Document Type

Dissertation

Degree

Doctor of Philosophy

Major

Political Science

Date of Defense

5-1-2012

Graduate Advisor

David C. Kimball, Ph.D.

Committee

David Kimball

Brian Fogarty

David Robertson

Nancy Kinney

Abstract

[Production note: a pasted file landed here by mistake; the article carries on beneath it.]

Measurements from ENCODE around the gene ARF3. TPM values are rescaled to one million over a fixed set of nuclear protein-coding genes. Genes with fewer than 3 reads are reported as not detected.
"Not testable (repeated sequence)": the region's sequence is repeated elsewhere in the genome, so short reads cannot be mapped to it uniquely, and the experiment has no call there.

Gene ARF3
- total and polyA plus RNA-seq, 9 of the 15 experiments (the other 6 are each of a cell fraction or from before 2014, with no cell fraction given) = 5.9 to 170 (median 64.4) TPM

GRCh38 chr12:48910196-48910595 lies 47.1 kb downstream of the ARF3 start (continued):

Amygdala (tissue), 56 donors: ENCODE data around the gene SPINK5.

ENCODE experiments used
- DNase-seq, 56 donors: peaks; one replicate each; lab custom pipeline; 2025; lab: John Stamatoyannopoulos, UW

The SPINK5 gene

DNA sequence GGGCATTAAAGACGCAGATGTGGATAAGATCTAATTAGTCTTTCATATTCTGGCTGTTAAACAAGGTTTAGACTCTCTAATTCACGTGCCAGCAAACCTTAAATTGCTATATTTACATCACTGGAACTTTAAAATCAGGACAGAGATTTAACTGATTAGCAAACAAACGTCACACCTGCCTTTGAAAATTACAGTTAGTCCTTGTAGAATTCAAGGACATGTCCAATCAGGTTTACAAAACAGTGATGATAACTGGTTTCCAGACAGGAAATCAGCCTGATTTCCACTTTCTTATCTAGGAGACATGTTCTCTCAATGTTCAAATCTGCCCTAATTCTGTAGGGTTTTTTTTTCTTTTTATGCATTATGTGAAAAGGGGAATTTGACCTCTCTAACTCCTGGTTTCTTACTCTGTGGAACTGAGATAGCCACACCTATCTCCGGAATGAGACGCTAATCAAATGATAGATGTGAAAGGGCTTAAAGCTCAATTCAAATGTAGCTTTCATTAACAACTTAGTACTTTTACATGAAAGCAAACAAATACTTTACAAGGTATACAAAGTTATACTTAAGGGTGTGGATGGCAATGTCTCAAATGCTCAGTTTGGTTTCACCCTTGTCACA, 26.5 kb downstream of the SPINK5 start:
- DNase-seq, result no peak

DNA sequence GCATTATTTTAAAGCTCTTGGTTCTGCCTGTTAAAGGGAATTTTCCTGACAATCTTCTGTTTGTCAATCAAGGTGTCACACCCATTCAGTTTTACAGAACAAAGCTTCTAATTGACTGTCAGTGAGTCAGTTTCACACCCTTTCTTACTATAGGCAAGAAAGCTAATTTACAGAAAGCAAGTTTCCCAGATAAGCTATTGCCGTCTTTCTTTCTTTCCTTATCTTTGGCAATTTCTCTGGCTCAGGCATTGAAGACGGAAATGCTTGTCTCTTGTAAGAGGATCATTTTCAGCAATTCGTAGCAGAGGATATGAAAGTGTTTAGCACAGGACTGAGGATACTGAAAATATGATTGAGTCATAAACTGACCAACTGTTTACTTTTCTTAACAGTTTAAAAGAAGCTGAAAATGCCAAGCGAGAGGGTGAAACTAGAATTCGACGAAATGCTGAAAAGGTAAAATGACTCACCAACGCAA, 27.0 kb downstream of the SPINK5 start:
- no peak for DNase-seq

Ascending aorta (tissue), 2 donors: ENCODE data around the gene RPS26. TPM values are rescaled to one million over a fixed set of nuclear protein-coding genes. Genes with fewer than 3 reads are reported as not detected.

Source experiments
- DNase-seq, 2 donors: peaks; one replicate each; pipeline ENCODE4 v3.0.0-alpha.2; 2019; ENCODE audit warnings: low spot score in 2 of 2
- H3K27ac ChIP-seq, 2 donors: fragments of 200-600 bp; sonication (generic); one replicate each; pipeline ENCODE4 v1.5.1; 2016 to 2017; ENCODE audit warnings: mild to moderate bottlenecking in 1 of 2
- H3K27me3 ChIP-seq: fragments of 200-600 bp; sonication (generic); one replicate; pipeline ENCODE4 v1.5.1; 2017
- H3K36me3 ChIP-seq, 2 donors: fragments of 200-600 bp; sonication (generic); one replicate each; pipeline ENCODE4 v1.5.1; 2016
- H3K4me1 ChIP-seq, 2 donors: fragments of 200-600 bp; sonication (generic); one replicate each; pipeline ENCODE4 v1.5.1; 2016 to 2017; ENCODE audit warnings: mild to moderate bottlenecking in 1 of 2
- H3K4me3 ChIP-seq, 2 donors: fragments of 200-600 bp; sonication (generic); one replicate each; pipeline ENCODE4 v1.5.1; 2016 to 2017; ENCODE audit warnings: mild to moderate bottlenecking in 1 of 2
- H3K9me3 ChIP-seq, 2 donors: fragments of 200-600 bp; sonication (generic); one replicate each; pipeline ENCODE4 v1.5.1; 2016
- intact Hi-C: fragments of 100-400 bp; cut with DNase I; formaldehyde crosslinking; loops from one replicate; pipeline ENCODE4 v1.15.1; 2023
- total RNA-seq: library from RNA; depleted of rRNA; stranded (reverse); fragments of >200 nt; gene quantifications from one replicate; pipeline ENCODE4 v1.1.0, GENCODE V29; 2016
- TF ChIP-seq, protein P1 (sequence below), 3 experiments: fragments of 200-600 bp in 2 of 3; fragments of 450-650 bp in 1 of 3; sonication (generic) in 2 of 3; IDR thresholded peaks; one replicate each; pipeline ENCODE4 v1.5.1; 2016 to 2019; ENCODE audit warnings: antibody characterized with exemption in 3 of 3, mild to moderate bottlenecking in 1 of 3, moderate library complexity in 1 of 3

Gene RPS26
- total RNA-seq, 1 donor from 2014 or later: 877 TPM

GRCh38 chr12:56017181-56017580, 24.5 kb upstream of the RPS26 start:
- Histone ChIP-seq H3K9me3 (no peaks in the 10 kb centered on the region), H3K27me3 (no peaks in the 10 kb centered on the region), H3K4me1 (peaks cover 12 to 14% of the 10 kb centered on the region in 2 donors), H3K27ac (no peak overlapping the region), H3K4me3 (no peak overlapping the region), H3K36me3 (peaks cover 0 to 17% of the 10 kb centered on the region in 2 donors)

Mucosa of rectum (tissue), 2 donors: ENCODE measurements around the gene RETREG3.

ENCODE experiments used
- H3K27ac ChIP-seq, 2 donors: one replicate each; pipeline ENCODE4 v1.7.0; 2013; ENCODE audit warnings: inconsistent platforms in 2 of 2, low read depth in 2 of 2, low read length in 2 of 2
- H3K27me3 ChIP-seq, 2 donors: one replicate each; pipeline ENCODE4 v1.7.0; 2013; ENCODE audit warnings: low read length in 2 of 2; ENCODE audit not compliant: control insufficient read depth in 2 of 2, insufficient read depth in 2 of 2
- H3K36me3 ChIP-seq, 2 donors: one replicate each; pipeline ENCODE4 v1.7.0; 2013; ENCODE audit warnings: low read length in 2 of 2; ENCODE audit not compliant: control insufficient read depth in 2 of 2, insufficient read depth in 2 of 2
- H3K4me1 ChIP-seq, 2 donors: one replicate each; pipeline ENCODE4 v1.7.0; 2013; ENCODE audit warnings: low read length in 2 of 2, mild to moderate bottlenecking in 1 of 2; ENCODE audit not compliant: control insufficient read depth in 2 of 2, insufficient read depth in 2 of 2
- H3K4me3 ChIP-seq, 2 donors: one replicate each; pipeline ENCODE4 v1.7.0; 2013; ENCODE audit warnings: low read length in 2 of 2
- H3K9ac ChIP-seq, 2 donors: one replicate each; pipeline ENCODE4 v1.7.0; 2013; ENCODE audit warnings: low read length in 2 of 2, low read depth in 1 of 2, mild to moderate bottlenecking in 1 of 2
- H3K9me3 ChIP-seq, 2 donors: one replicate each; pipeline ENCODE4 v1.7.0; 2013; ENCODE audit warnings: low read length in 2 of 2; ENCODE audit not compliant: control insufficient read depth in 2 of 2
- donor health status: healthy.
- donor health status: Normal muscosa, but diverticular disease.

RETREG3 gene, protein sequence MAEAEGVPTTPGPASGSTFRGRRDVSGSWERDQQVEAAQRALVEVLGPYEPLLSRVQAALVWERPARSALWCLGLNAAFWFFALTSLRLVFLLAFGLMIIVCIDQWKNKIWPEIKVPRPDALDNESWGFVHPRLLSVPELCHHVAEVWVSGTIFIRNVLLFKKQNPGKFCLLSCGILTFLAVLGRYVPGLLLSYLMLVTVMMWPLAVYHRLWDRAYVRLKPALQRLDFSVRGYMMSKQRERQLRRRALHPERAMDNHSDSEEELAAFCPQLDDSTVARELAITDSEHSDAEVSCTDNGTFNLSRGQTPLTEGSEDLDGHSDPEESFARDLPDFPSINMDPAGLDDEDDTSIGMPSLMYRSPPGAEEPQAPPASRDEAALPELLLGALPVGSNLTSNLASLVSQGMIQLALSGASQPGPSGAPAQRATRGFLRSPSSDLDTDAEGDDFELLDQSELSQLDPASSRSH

The Internet is viewed by some as a great tool for democracy. Indeed, if we believe in the value of a marketplace of ideas, there is no greater forum through which individuals can express any and every opinion on a variety of issues than the Internet. However, it is unclear whether this free and unfettered expression of ideas has been helpful or harmful to American democracy. This dissertation demonstrates, through the use of National Election Studies (NES) data that those using the Internet tend to have more negative attitudes toward political leaders and institutions than their counterparts who either do not use the Internet or make use of more traditional media. In particular, the dissertation explores the possibility that unique features of online news (namely comment sections for the purposes of this study) exacerbate the lack of trust and confidence that individuals have in their government. Additionally, data from the Pew Center shows that those taking advantage of the opportunity to post in these online comment sections tend to have demographic characteristics suggestive of increased levels of social isolation relative to those who do not post comments. Finally, a unique experimental design on the University of Missouri-St. Louis campus shows that articles with online comment sections are viewed as being more “rude” or “hostile” in tone than the same articles without the presence of a comment section. Ultimately, the findings suggest that there are reasons to be concerned about the way in which individuals gather political information and formulate political attitudes in this digital age.

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